A new orthodoxy has taken root in the international discourse on trade. According to this orthodoxy, if the advanced economies cut import duties, remove non-tariff barriers such as quotas or standards and stop protecting uncompetitive domestic producers, then there will be a phenomenal increase in the exports of the developing countries. When accompanied by trade liberalisation in the developing countries, the result will be a sea change in the size and structure of the exports of their economies. A couple of years ago, the World Bank, which was the first international institution to articulate this argument, projected that such changes would, by 2015, see the developing countries increase their incomes by $1.5 trillion and 320 million people would climb out of poverty.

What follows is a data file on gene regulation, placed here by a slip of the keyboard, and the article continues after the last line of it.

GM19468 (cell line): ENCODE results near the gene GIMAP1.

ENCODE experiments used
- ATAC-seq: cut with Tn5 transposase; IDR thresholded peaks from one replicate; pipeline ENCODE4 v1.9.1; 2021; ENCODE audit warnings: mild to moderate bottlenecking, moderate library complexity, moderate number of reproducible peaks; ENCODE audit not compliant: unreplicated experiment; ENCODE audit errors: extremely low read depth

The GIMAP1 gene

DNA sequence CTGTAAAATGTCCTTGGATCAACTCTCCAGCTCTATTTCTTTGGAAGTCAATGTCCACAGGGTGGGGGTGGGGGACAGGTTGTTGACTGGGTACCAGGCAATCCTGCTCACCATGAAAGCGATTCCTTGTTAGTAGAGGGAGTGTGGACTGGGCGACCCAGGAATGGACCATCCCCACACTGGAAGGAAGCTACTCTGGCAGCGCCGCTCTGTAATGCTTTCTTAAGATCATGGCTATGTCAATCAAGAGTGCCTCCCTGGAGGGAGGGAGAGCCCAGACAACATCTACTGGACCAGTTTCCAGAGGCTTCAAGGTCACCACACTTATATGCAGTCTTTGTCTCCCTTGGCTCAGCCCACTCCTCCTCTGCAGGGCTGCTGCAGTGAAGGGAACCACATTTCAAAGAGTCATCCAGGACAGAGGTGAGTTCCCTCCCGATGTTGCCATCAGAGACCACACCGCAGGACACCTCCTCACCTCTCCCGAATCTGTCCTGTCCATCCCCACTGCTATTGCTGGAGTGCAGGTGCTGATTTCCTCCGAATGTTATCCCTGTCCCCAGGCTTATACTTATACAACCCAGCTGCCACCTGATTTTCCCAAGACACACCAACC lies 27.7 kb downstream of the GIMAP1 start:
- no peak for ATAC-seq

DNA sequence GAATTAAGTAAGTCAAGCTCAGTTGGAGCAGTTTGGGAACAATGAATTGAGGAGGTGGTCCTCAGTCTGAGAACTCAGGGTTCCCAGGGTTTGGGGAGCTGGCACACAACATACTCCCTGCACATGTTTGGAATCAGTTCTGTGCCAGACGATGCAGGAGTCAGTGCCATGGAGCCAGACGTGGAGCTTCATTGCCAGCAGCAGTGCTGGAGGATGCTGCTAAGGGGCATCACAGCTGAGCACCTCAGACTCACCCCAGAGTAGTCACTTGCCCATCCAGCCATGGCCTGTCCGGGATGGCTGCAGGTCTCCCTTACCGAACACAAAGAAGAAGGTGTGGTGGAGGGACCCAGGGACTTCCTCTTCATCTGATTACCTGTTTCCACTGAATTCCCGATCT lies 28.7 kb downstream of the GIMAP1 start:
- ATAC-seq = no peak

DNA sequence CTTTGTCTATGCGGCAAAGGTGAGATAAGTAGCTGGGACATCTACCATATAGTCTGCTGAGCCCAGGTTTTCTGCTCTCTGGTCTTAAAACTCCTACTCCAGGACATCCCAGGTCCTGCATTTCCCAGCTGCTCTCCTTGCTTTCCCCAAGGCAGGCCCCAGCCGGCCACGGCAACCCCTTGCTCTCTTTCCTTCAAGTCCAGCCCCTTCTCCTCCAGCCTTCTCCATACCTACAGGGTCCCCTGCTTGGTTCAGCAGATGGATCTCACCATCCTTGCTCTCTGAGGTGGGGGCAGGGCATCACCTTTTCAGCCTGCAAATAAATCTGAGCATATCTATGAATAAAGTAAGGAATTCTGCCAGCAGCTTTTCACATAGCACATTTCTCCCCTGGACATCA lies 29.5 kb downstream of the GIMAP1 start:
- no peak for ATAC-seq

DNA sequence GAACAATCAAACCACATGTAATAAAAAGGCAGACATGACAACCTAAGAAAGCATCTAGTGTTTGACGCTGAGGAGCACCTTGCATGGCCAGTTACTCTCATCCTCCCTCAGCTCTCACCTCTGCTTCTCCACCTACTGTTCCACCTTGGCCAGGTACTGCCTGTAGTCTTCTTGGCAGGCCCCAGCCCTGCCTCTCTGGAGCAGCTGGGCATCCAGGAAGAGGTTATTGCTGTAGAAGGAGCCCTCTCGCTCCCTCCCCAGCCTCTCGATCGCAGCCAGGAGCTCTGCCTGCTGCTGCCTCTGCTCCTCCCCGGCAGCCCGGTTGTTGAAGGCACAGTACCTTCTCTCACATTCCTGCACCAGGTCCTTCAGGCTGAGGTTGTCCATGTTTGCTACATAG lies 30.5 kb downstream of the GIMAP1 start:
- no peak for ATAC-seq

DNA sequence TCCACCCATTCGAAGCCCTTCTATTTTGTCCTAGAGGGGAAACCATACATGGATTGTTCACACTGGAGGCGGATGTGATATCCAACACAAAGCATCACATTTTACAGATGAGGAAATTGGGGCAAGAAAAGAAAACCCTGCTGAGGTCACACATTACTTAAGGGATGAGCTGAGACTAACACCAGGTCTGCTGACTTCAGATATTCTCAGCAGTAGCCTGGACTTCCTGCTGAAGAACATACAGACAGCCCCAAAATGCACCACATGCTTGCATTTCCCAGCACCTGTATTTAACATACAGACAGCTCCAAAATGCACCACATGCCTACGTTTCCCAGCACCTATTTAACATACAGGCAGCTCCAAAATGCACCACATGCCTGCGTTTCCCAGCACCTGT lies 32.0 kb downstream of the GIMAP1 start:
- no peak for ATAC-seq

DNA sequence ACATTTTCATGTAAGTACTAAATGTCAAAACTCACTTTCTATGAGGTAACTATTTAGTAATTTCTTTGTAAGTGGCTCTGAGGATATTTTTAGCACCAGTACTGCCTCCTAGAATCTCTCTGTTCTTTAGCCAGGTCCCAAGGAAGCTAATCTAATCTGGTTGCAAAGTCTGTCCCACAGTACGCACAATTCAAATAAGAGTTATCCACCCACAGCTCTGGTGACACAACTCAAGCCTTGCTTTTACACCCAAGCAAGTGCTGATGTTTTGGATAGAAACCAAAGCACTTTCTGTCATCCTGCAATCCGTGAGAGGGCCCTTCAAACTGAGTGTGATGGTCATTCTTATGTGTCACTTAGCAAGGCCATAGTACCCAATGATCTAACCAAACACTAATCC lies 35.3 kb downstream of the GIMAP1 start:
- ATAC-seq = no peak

The new orthodoxy is sophisticated in that it turns the spotlight on the unfair practices of the advanced economies and calls for a change in the “rigged” rules of world trade. This is quite different from the earlier approach of the international institutions, which had as its premise autonomous trade liberalisation by the developing countries. More sophisticated the new arguments may be, but how valid are they? The answer is best provided by an assessment of what will happen to the agricultural exports of the developing economies. The new orthodoxy sees enormous benefits for the poor countries if the barriers in the world markets to their exports of manufactures, services and agricultural products are removed. But the barriers are most evident in agriculture and it is this sector that is expected to yield the largest gains from the creation of a more fair and transparent policy regime in the advanced economies, in particular in the European Union, Japan and the United States. The striking comparisons offered in the 2003 edition of the UNDP Human Development Report illustrates the scale of farm subsidies in the rich countries. The $2,700 of annual subsidy received by every cow in Japan is nearly 2,000 times the $1.47 of aid Japan provides to each citizen of sub-Saharan Africa. The U.S. provides an average of $3.1 million of aid a day to the countries of sub-Saharan Africa but it gives the daily equivalent of $10.7 million as domestic support to its cotton growers. And the $311 billion of agricultural subsidies that the OECD countries provide annually to their farmers is six times as much as the aid they give to all developing countries.